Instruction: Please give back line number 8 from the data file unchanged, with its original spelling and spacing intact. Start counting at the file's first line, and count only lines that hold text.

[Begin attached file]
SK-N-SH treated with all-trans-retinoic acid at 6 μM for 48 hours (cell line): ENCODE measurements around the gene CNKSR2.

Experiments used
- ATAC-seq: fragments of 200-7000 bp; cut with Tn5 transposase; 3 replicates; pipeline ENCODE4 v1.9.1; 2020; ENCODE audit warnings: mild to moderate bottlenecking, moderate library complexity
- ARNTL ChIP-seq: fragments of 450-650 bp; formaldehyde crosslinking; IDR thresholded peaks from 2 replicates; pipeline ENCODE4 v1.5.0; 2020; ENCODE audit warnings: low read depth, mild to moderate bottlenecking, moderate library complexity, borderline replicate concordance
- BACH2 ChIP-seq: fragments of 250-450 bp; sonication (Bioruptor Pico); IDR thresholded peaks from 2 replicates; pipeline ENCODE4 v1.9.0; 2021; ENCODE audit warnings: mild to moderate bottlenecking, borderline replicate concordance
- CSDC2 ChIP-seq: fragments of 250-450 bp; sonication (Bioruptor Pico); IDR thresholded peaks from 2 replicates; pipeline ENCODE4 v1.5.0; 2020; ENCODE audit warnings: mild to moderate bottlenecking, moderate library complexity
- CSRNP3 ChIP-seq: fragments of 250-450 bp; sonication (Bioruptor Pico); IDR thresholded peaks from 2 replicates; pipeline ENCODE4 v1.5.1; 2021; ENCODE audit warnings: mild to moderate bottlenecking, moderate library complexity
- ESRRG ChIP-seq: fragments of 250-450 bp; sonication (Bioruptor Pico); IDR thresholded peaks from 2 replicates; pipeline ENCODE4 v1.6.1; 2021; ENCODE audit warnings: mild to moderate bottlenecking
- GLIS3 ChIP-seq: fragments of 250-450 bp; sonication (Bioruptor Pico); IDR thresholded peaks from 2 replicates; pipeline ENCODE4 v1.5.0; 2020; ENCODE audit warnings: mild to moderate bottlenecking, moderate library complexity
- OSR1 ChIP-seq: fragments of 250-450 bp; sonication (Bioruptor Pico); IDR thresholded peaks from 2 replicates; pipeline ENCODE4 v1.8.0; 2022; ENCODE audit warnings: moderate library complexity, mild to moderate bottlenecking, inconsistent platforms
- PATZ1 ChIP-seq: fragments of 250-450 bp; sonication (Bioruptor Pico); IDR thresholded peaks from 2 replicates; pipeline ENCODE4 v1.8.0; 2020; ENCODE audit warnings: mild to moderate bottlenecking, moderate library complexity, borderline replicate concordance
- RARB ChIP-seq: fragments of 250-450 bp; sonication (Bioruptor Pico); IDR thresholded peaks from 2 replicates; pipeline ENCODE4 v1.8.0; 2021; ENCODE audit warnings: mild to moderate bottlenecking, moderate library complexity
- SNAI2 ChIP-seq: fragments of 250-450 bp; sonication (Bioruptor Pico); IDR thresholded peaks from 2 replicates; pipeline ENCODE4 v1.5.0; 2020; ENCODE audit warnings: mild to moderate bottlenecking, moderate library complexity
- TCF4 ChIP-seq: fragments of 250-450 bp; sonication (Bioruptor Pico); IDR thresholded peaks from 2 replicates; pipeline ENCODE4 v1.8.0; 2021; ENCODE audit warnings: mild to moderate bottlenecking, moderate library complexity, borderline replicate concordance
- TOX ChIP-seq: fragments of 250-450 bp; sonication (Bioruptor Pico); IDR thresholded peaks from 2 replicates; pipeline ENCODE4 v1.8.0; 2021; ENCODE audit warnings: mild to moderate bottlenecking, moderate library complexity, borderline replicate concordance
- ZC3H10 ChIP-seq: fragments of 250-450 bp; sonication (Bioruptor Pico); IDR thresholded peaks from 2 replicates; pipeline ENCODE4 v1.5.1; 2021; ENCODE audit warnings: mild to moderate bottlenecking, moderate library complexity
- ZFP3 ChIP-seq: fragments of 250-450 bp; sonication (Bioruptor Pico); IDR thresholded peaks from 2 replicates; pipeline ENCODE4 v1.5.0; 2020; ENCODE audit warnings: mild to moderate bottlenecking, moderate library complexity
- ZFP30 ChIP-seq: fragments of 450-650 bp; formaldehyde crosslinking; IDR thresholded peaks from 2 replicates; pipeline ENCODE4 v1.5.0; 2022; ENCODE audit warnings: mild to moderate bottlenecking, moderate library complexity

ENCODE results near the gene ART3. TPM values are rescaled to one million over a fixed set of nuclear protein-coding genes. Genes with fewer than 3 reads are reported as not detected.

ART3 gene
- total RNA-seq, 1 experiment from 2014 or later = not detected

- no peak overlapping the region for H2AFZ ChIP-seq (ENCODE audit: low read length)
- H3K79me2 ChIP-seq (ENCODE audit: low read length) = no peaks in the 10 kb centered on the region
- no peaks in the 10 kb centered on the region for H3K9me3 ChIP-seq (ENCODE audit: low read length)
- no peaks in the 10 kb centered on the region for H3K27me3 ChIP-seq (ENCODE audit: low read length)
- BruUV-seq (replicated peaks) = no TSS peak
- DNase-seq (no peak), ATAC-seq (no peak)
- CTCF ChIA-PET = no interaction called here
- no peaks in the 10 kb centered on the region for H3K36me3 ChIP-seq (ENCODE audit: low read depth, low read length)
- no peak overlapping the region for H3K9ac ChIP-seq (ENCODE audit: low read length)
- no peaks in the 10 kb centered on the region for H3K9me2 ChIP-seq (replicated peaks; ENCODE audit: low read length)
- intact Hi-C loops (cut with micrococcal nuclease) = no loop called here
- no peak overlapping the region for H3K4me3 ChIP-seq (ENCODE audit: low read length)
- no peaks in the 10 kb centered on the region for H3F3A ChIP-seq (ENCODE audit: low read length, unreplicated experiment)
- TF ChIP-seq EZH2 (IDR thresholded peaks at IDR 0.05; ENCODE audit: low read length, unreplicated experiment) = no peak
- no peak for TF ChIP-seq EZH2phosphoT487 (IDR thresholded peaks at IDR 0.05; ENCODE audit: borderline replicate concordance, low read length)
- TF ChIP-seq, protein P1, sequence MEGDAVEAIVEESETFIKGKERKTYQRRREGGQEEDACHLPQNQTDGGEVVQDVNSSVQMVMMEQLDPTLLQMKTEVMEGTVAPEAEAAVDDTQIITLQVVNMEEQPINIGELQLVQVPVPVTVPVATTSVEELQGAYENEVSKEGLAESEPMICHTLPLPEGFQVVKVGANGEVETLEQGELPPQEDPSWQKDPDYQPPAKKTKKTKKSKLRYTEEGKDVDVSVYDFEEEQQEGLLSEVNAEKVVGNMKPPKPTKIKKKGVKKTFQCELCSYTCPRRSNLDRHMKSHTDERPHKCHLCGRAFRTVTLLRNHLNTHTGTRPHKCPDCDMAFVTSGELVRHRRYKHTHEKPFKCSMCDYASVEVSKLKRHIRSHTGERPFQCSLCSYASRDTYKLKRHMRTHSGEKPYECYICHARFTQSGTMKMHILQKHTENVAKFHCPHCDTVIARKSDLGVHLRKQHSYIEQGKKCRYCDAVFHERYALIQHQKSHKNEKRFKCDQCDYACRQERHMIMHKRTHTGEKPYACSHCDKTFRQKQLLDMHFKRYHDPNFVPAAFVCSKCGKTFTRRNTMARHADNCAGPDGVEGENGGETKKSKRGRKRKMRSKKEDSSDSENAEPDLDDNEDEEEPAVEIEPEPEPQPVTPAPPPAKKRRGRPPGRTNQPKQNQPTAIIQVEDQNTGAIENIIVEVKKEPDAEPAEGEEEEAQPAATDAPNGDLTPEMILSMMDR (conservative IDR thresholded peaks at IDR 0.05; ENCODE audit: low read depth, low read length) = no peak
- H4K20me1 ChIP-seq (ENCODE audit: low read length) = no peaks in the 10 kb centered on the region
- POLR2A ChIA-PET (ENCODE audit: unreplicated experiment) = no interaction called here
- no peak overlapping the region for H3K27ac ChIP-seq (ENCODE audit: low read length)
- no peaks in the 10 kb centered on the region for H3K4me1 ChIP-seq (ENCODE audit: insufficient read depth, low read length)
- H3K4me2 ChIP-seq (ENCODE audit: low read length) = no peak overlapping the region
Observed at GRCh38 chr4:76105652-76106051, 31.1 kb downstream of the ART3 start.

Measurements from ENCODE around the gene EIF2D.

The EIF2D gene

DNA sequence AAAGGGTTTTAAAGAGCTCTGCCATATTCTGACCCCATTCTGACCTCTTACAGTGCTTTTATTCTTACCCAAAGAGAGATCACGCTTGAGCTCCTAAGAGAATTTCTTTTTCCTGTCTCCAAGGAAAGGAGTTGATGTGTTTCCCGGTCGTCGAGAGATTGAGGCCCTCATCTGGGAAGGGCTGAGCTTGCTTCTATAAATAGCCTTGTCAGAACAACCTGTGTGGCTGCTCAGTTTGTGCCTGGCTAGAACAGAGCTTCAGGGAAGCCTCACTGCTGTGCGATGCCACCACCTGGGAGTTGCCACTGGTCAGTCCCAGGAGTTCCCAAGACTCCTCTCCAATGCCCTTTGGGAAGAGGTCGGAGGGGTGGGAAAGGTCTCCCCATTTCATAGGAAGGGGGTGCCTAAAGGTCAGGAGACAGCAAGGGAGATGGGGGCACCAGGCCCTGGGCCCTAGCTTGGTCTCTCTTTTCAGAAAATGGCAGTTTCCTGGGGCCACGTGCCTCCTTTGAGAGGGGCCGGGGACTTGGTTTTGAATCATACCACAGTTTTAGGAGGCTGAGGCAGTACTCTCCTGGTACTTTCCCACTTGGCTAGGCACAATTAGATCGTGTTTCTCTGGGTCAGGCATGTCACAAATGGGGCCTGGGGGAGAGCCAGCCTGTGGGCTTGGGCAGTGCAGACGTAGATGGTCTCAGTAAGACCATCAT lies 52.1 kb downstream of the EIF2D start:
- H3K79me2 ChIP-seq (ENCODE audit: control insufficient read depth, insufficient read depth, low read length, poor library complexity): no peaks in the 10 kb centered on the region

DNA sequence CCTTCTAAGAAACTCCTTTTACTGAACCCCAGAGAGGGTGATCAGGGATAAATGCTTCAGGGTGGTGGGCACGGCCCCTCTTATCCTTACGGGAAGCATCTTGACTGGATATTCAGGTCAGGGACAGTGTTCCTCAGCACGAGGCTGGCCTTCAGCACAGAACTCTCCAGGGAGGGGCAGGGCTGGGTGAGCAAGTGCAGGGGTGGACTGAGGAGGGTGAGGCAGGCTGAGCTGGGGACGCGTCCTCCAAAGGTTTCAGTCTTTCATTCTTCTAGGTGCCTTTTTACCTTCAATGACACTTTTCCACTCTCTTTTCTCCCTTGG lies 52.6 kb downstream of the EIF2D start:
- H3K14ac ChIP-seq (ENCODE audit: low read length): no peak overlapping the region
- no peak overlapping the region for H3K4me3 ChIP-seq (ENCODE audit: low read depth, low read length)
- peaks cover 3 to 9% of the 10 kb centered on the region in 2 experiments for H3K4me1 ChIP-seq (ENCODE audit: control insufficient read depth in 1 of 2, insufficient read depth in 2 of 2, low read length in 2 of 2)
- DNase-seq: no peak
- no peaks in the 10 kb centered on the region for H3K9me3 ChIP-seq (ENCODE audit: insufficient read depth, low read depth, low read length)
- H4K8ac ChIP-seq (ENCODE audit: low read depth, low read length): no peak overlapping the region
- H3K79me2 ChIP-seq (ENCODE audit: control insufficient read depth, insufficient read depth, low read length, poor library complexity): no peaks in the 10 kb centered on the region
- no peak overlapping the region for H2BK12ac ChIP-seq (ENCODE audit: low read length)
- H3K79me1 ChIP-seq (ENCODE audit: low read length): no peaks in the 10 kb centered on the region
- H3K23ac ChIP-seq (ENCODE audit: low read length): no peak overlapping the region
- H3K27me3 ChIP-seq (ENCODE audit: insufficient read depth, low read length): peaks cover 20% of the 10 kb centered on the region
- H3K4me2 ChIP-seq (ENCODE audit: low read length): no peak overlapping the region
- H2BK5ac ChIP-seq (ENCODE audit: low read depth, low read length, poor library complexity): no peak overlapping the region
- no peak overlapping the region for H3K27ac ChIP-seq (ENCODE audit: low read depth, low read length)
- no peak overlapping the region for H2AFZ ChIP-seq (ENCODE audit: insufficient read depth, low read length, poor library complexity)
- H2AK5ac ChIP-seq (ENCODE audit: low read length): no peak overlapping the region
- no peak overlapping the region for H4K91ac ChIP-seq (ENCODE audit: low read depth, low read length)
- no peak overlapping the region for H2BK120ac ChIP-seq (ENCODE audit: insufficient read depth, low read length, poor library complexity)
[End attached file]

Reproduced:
- ESRRG ChIP-seq: fragments of 250-450 bp; sonication (Bioruptor Pico); IDR thresholded peaks from 2 replicates; pipeline ENCODE4 v1.6.1; 2021; ENCODE audit warnings: mild to moderate bottlenecking